Major Shrine:San Gabriele, Teramo, Abruzzi
Patron of:Students, Youth, Clerics, Seminarians, Abruzzi
On a summer day a little over a hundred years ago, a slim figure in a black cassock stood facing a gang of mercenaries in a small town in Piedmont, Italy. He had just disarmed one of the soldiers who was attacking a young girl, had faced the rest of the band fearlessly, then drove them all out of the village at the point of a gun. The young man was Francesco Possenti, whose father was lawyer for the Papal States and who had recently joined the Passionist Order, taking the name of Brother Gabriel.

He became very sick during his school years and had promised that if he got better, he would dedicate his life to God. St. Gabriel Possenti got better and forgot about it. He got sick again and made the same promise, but again got well and forgot his promise. Once, during a church procession in which a great banner of Our Lady, Help of Christians, was being carried, the eyes of Our Lady looked straight at him and he heard the words: "Keep your promise." Shaken, he remembered his promise, changed his life completely, and entered the Passionists.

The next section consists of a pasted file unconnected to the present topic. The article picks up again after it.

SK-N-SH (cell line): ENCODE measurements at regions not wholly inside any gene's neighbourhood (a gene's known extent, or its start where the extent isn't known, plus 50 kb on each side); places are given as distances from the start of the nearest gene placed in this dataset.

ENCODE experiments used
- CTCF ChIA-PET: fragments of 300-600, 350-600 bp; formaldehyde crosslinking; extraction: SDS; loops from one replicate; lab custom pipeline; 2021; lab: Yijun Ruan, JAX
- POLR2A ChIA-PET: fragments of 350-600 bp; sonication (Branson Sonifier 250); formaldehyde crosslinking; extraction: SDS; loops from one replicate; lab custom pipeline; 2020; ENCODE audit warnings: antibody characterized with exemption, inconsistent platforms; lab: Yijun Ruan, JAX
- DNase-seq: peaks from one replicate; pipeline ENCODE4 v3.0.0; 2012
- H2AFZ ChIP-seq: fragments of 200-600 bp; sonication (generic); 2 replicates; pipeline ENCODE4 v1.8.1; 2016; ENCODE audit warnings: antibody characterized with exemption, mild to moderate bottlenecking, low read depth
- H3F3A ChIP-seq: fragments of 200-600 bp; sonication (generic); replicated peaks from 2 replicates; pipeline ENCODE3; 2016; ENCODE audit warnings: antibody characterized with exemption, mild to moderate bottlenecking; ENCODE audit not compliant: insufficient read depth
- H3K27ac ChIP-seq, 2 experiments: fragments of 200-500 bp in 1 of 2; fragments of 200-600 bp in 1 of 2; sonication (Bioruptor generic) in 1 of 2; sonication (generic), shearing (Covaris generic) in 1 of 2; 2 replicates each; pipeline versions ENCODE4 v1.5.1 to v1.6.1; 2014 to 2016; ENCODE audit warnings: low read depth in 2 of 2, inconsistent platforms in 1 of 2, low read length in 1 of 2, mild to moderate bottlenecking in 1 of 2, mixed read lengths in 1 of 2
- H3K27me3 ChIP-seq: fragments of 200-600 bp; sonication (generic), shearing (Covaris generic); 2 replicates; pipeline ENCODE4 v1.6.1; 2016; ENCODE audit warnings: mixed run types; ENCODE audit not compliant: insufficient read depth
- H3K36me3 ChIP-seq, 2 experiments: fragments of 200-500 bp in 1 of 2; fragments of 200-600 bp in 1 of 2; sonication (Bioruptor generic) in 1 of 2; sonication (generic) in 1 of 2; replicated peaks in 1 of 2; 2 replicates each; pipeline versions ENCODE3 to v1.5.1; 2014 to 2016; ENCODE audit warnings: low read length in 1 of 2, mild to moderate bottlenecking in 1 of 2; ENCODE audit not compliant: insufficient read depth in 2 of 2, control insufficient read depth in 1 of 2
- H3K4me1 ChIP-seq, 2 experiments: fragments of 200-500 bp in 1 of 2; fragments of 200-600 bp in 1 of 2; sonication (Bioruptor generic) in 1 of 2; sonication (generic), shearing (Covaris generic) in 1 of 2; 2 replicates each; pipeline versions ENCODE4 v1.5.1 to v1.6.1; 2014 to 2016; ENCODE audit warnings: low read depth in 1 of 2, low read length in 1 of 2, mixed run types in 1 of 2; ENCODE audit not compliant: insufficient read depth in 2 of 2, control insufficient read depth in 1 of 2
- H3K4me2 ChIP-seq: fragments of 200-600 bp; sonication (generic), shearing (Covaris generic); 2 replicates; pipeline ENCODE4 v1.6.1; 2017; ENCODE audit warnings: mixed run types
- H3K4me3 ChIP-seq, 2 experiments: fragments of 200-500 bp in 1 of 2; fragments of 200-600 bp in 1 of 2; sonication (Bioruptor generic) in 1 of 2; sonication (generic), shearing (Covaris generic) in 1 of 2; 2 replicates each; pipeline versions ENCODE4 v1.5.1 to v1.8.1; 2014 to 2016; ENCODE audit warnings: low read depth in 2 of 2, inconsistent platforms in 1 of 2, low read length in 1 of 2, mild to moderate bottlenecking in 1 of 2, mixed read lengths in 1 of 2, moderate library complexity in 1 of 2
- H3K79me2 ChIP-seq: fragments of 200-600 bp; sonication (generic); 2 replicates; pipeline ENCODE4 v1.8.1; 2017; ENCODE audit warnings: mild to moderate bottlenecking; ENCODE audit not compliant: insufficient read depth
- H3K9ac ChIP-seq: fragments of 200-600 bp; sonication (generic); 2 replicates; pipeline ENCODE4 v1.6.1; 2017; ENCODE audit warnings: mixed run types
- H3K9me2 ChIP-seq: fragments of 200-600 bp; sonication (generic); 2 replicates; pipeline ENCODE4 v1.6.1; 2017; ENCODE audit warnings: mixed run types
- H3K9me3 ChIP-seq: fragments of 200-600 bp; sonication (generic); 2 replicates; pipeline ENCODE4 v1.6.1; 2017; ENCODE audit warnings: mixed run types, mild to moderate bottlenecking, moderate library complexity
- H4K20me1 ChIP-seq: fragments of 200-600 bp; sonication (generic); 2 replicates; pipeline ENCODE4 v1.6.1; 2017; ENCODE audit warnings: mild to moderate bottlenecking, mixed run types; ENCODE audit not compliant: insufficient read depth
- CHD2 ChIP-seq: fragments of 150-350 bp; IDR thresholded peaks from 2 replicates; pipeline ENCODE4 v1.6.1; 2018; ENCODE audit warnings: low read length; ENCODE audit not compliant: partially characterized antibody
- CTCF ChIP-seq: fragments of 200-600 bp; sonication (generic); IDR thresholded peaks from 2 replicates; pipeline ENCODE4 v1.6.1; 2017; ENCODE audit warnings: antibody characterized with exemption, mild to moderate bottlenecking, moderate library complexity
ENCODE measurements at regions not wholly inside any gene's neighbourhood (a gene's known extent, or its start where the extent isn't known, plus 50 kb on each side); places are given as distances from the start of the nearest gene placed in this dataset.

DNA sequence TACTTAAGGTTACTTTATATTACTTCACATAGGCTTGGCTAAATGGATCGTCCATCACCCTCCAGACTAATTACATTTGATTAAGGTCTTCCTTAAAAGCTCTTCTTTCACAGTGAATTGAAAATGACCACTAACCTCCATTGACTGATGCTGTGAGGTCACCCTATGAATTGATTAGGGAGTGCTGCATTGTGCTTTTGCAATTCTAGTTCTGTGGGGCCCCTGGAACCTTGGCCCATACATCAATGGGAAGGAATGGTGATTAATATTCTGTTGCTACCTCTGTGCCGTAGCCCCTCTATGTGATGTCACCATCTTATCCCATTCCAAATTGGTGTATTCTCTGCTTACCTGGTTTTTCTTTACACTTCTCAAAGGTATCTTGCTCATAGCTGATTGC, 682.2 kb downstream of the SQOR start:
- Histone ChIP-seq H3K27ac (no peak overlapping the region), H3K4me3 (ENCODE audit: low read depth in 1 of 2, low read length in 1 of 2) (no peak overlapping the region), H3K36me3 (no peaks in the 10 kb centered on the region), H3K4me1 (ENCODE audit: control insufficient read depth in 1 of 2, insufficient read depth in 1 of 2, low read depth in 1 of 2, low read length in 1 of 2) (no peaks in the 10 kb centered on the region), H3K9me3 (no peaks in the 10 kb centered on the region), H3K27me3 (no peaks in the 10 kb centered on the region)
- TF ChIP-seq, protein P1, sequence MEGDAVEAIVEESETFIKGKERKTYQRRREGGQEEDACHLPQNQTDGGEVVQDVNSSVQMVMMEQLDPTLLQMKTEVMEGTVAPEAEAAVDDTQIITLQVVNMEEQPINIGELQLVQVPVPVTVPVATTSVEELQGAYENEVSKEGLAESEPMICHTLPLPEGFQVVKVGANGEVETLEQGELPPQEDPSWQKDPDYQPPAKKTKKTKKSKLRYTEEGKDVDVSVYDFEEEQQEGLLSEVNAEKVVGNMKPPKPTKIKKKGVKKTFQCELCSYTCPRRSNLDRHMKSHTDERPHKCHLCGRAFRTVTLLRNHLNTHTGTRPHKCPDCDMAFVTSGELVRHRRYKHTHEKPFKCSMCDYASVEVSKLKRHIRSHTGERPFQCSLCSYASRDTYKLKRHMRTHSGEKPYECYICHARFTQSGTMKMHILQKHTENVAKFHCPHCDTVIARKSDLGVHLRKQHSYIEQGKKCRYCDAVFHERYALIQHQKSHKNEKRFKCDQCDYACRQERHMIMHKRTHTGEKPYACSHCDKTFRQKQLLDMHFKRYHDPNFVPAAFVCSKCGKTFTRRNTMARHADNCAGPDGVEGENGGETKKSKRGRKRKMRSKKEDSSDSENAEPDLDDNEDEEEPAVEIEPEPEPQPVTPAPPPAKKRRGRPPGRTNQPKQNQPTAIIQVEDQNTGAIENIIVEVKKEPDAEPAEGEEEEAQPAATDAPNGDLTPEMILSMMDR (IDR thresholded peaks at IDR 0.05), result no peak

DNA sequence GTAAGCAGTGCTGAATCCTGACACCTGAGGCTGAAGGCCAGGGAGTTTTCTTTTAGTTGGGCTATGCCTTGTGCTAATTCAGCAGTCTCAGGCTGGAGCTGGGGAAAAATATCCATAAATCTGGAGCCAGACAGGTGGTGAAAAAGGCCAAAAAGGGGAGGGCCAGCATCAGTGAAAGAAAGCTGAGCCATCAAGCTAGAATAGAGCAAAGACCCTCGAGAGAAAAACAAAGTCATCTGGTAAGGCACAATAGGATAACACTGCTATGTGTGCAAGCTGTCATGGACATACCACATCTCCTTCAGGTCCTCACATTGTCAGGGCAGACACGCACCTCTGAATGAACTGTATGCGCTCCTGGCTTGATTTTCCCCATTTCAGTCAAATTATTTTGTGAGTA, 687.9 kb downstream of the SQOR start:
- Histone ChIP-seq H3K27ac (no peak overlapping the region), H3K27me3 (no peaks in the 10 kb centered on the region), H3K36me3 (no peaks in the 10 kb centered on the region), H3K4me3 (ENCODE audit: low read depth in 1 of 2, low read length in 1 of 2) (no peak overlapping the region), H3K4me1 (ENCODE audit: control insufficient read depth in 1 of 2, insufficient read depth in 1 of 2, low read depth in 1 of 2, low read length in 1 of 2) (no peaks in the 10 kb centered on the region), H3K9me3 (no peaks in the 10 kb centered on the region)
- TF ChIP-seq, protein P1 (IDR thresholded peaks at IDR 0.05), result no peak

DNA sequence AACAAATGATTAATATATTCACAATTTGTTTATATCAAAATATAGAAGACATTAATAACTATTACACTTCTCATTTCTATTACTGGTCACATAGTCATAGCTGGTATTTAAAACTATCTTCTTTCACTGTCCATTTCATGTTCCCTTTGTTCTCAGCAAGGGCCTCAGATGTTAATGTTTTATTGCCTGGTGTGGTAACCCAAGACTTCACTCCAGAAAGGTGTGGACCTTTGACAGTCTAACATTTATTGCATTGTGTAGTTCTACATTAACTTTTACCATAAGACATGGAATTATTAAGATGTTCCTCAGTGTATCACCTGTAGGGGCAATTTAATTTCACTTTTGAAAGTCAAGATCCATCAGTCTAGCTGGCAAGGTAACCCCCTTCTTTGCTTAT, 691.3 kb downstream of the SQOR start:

He hoped to be sent to the missions after his ordination to the priesthood, but at the young age of twenty-four, he died. Canonized in 1920, he is, along with St. Aloysius, one of the patrons of youth. He was very fond of his family and is particularly remembered as a remarkable young man who, at the age of twenty, threw all aside for God, determined to become a saint.

From 'The Catholic One Year Bible': . . . Suddenly his face began to shine with glory, and his clothing became dazzling white, . . . a cloud covered them, blotting out the sun, and a voice from the cloud said, "This is my beloved Son. Listen to him."—Mark 9:2-3, 7


SOURCE: http://www.ewtn.com/saintsHoly/saints/G/stgabrielofourladyofsorrows.asp#ixzz1nmiI6X9K